An a-bomb’s destructive capabilities on the surrounding areas are phenomenal. Effects on the surrounding area caused bye the bomb can be broken up into four general categories: damage caused by the atomic blast, damage caused by heat rays which produced high temperature fires, fallout, and black rain. The atomic bomb creates a huge amount of energy; about half of this energy is used in producing a blast wave. Huge amounts of explosive power from an atomic bomb is released in only a fraction of a second and creates a powerful blast effect which travels through the air at a speed that is greater than the speed of sound. The blast creates mass destruction. At only 0.5 kilometers away from the hypocenter, strong iron-framed buildings are crushed and roofs are blown off and walls are knocked over. At two kilometers away from the hypocenter, major damage to all brick buildings two stories and higher can be seen. The heat rays and high temperature fires also cause major damage. Compared to a TNT explosion, which produces a temperature of about a few thousand degrees, an atomic explosion produces a glowing ball of fire, which can reach up to millions of degrees. The radiant energy travels at the speed of light and includes visible, ultraviolet, and infrared light. The rays cast permanent shadows of railings onto roads. They also caused ceramic roof tiles to bubble. The surfaces of granite stones were bleached white and became rough with the popping of quartz in the stone. Wooden fences and clothes hanging off clotheslines within two kilometers of the hypocenter spontaneously combusted. Everything within two kilometers of the hypocenter was completely burnt.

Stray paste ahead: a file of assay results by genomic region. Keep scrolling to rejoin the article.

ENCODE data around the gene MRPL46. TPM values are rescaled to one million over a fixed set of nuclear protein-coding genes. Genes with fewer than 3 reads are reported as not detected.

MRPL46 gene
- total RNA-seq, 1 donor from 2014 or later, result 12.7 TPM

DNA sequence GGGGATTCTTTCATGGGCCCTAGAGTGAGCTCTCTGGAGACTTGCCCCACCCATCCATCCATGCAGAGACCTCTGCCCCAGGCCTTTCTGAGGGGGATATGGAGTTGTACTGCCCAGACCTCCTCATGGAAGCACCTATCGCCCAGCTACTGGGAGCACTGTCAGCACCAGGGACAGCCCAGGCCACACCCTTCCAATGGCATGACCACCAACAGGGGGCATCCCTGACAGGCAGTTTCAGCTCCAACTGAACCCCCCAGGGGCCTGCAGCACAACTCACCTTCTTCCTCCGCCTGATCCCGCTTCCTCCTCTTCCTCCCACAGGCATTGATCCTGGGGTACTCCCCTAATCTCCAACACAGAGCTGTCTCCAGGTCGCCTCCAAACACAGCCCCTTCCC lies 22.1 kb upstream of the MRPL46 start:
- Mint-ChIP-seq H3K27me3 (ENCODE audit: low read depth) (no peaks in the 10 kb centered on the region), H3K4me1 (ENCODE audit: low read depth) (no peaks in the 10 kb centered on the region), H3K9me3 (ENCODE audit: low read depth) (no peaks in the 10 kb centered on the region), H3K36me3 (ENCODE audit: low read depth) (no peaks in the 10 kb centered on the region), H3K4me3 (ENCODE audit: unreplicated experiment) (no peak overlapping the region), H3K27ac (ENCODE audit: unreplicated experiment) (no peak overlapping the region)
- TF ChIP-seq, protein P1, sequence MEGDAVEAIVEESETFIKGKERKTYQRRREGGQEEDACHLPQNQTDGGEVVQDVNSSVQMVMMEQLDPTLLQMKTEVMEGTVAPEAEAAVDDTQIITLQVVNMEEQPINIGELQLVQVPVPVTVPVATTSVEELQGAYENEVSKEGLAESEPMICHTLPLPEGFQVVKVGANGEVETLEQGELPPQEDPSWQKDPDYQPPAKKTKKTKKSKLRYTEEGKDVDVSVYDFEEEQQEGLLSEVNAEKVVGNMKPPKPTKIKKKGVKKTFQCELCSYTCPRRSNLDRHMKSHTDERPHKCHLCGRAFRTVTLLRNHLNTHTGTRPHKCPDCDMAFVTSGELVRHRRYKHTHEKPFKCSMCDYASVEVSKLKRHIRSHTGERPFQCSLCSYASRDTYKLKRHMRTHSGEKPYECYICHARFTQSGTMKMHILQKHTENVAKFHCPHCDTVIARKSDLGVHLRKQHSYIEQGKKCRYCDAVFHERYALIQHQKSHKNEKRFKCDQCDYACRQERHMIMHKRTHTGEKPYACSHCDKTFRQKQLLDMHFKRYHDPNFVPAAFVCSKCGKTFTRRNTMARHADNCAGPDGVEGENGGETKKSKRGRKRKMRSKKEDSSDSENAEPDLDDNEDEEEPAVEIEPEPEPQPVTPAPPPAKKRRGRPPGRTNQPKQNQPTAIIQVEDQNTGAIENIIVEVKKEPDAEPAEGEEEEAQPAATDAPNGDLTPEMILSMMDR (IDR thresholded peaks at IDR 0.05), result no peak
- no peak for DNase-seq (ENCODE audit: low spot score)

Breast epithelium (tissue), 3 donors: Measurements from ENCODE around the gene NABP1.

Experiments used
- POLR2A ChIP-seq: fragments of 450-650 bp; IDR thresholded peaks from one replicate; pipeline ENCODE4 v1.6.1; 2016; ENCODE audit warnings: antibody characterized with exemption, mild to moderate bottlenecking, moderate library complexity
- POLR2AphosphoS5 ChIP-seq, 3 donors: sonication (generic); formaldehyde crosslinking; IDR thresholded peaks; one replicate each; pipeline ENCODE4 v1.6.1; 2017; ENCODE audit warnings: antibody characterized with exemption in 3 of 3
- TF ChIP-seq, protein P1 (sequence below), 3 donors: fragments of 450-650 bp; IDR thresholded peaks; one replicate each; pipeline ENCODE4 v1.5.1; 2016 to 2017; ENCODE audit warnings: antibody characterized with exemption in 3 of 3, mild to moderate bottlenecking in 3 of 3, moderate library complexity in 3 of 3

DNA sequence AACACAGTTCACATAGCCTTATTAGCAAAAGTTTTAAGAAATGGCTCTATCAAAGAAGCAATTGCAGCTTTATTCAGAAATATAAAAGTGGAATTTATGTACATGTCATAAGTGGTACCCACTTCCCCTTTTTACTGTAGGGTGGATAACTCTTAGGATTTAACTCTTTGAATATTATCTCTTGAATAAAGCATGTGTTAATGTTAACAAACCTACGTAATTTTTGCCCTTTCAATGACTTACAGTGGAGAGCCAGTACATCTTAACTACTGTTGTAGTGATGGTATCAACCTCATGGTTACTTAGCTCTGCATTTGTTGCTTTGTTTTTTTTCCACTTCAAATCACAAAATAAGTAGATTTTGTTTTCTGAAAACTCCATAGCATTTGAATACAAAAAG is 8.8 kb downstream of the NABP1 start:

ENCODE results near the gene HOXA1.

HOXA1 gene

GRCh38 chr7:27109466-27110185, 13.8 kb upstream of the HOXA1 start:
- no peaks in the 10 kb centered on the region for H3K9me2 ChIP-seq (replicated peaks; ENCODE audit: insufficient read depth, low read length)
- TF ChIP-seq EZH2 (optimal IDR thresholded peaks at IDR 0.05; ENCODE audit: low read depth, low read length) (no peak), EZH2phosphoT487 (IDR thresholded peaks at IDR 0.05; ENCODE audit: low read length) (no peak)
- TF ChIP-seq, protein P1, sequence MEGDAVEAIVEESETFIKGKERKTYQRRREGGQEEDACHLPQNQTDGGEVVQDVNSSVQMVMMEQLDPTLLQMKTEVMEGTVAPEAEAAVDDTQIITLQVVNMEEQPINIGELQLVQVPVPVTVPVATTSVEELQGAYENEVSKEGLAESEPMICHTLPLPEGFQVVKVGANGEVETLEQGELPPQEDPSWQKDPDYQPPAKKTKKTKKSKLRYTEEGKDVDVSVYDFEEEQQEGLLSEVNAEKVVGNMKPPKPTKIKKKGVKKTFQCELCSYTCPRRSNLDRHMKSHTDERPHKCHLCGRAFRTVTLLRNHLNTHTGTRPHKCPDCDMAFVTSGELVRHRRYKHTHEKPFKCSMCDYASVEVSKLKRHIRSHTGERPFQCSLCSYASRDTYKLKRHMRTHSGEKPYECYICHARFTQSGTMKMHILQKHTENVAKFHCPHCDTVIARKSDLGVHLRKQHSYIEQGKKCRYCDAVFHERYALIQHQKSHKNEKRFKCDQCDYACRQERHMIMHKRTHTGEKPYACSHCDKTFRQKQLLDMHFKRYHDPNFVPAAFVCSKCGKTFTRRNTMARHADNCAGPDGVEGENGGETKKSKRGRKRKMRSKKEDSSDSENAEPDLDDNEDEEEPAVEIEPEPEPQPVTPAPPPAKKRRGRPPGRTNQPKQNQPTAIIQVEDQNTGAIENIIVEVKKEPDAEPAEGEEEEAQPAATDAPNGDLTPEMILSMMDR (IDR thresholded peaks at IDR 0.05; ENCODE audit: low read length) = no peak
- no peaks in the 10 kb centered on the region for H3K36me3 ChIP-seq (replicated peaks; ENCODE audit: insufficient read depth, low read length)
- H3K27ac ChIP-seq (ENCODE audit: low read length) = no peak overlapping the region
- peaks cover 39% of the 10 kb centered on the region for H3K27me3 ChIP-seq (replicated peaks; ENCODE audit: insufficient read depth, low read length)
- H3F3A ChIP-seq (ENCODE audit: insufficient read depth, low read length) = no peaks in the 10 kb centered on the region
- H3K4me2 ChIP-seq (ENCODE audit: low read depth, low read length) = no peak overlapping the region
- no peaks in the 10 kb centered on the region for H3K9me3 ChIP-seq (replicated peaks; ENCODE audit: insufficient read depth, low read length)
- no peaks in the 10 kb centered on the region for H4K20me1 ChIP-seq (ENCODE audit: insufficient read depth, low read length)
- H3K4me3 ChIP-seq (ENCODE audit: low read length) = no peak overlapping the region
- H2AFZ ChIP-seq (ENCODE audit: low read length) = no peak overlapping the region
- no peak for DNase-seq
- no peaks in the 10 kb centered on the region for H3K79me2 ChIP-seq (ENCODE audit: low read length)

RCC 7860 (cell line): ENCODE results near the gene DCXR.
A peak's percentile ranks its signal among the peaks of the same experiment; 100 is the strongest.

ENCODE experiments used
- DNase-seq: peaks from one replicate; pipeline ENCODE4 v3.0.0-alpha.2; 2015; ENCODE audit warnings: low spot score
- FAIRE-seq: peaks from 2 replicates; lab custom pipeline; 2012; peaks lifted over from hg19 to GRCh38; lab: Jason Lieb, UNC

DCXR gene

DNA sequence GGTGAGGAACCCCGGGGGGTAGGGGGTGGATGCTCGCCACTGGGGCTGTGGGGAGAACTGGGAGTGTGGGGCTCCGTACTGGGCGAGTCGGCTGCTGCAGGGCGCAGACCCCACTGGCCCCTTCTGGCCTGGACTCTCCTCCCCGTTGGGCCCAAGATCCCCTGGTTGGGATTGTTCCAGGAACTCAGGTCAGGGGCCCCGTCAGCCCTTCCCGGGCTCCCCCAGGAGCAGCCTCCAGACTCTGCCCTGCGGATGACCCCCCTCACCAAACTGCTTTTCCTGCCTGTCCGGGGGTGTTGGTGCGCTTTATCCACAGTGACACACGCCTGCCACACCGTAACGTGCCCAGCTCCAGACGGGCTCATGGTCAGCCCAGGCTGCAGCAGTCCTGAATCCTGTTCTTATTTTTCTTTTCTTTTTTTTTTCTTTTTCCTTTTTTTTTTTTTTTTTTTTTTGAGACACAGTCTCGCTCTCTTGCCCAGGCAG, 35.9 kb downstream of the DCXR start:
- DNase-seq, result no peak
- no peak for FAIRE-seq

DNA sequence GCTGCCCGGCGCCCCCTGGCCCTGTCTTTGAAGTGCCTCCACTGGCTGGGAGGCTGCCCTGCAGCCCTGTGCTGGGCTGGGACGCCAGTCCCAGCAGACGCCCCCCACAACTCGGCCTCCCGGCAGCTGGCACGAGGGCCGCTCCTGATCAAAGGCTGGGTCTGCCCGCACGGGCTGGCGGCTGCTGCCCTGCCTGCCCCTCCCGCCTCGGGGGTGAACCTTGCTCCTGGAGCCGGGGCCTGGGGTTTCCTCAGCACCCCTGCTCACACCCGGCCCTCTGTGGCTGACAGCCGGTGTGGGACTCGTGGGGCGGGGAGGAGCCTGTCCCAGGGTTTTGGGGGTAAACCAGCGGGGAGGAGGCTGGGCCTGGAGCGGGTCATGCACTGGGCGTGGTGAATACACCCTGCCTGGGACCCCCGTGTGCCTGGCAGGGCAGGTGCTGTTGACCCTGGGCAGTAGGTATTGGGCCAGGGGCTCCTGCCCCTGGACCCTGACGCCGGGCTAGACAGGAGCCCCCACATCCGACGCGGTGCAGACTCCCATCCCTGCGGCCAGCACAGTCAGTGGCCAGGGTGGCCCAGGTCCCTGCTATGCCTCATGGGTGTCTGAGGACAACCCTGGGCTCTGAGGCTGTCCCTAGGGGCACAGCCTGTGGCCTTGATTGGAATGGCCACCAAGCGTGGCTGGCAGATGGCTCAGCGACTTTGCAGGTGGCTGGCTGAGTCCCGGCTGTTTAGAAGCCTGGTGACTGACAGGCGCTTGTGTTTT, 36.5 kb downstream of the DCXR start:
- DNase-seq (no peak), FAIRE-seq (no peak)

Fallout from an atomic bomb produces several damaging effects. Fallout occurs soon after the atomic bomb has exploded, or it can occur weeks, months, or years after it has exploded. Dirt is sucked up into the fireball when an atomic bomb explodes near the earth’s surface. This dirt is then coated with radioactive fission fragments and is carried aloft in the mushroom cloud (the ball of fire). The radioactive debris then drifts back to earth after the explosion. The height of the mushroom cloud determines how long the debris will take to fall back to earth. If the mushroom only reaches the lower air, the debris will touch down in a month. If the mushroom reaches the upper air, the debris won’t return for years.